The recently passed Growth Decree has introduced a number of tax provisions which apply to various sectors. In particular, the decree-law has extended the super depreciation regime to investments in new tangible assets in certain circumstances, introduced a corporate income tax reduction on reinvested earnings and restored tax incentives for business combinations, allowing companies involved in mergers, demergers or business combinations to get a free tax step-up in the book value of relevant assets up to €5 million.
The government recently transcribed the EU Anti-tax Avoidance Directive into Italian law. The decree's new controlled foreign corporation (CFC) rules are applicable from the fiscal year following that in progress on 31 December 2018 (ie, from 2019 for calendar-year taxpayers). The rules introduced by the decree have removed the distinction between a tax haven CFC and a white list CFC.
Italy's value added tax (VAT) group scheme recently took effect. The scope of application, conditions and implications of the VAT group scheme are different from the existing VAT consolidation scheme. Contrary to the VAT consolidation scheme, where each entity remains not only independent from a juridical point of view, but also a single taxable person, a VAT group is considered a single VAT taxpayer and the participating entities are jointly and severally liable for VAT (and interest and penalties) to the tax authorities.
Italy recently implemented the recommendations set out in the Organisation for Economic Cooperation and Development's Additional Guidance on the Attribution of Profits to Permanent Establishments regarding the definition of a 'permanent establishment'. Article 162 of the Income Tax Code now includes a negative list of activities that do not constitute a permanent establishment, the anti-fragmentation rule and details of the requirements that give rise to a permanent establishment.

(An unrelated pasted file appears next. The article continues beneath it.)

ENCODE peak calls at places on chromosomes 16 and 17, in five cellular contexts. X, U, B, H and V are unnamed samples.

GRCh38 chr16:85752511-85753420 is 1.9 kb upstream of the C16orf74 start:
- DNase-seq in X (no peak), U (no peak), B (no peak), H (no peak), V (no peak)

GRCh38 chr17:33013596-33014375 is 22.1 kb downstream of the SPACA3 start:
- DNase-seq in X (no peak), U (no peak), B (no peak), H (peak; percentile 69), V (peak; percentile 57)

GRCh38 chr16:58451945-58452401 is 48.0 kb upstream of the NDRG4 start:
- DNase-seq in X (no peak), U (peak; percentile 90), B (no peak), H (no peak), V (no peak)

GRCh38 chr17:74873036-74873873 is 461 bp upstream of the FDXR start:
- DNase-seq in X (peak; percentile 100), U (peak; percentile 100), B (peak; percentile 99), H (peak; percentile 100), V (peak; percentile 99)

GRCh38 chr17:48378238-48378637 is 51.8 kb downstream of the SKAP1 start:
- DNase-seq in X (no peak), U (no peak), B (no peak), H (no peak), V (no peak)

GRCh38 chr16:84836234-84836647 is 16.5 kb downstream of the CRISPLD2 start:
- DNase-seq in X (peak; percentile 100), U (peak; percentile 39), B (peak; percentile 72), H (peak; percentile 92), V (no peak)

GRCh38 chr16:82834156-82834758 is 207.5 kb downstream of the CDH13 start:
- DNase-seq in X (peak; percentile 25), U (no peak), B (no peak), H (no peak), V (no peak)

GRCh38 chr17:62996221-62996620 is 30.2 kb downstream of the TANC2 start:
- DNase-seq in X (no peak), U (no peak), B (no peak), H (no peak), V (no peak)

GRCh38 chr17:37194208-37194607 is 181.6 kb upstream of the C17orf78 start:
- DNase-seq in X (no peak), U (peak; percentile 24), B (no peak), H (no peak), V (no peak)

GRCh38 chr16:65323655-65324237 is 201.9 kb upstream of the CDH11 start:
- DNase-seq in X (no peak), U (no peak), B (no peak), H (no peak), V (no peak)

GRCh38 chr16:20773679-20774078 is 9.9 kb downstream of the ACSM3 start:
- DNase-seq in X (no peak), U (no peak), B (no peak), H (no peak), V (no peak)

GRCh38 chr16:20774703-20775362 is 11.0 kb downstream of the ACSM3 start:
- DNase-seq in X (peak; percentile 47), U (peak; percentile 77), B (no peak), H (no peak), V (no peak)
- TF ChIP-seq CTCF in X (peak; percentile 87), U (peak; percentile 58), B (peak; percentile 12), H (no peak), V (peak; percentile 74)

The Tax Administration can now introduce unilateral corresponding downward adjustments to eliminate double taxation where a foreign tax authority makes a primary adjustment as a result of applying the arm's-length principle to transactions involving associated enterprises in a different tax jurisdiction. This new administrative procedure aims to accelerate the resolution of double taxation deriving from transfer pricing adjustments under mutual agreement procedures.
The new principles introduced by Actions 8 to 10 of the Base Erosion and Profit Shifting project have been reflected in Italy through Decree-Law 50/2017's amendments to Article 110(7) of the Income Tax Code. The new article includes a specific reference to the arm's-length principle and provides for implementing provisions to be issued by the Ministry of Finance to align with international best practices.
The Budget Law 2018 introduced, among other things, amendments to the tax regime concerning dividends from non-resident companies located in low-tax jurisdictions (ie, blacklisted companies). 'Blacklisted companies' are entities resident or located in jurisdictions other than EU or European Economic Area member states, whose ordinary or special tax regime grants a nominal tax rate that is 50% lower than the Italian one.
The recently approved Budget Law has harmonised the taxation of dividends and capital gains earned by non-business individuals on substantial and non-substantial participation held in Italian and foreign companies, among other things. Companies and partnerships will be unaffected by these changes, as the distinction between substantial and non-substantial participation is irrelevant.
The notional interest deduction (NID) regime has been in effect since the 2011 fiscal year. Under this regime, Italian resident companies and permanent establishments of non-resident companies may deduct notional interest from their corporate income taxable base. The NID is calculated according to the equity increase (ie, new equity rate) from the end of the 2010 fiscal year, multiplied by a rate determined annually.